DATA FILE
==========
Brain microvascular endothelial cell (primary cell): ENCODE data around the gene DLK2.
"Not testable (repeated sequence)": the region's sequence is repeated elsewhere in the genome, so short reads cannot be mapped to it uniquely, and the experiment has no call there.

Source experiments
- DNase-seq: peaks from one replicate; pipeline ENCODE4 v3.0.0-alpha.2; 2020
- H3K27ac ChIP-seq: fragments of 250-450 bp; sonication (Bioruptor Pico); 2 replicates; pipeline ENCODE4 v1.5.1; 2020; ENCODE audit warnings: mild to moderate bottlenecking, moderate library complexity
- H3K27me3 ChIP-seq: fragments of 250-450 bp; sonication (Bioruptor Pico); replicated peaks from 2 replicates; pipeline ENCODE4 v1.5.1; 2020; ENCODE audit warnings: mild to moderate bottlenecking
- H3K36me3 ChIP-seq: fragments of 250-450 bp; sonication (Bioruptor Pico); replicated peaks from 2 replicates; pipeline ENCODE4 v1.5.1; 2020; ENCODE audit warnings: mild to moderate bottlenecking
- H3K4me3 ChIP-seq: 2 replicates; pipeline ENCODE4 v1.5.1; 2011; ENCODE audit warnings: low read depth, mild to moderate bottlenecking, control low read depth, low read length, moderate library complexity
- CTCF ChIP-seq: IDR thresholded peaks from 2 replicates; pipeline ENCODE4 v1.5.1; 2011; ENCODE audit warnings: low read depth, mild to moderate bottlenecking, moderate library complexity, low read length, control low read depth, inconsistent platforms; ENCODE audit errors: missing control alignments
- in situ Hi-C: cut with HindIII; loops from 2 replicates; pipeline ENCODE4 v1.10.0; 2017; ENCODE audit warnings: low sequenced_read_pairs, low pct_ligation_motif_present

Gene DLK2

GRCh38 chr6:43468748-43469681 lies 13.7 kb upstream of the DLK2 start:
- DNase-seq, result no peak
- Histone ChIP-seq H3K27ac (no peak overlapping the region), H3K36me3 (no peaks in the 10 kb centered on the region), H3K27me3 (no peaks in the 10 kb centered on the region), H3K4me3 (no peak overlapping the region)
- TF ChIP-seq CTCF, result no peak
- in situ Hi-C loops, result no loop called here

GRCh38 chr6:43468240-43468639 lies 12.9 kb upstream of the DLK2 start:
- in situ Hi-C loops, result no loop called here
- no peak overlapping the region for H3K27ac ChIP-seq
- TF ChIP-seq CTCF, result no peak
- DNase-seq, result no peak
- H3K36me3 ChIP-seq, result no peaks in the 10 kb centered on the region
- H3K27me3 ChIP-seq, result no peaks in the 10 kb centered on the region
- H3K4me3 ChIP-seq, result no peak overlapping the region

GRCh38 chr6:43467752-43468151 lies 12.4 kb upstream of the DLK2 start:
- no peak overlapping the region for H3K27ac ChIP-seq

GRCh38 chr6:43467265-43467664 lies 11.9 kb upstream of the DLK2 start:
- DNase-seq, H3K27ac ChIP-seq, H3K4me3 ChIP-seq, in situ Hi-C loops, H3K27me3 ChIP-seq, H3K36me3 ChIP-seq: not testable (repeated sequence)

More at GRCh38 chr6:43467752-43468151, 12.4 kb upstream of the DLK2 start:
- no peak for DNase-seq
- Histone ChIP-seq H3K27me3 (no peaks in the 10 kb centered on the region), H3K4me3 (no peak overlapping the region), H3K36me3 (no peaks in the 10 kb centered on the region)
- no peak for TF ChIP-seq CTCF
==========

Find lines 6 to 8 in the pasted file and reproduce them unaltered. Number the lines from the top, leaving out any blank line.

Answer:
- H3K27me3 ChIP-seq: fragments of 250-450 bp; sonication (Bioruptor Pico); replicated peaks from 2 replicates; pipeline ENCODE4 v1.5.1; 2020; ENCODE audit warnings: mild to moderate bottlenecking
- H3K36me3 ChIP-seq: fragments of 250-450 bp; sonication (Bioruptor Pico); replicated peaks from 2 replicates; pipeline ENCODE4 v1.5.1; 2020; ENCODE audit warnings: mild to moderate bottlenecking
- H3K4me3 ChIP-seq: 2 replicates; pipeline ENCODE4 v1.5.1; 2011; ENCODE audit warnings: low read depth, mild to moderate bottlenecking, control low read depth, low read length, moderate library complexity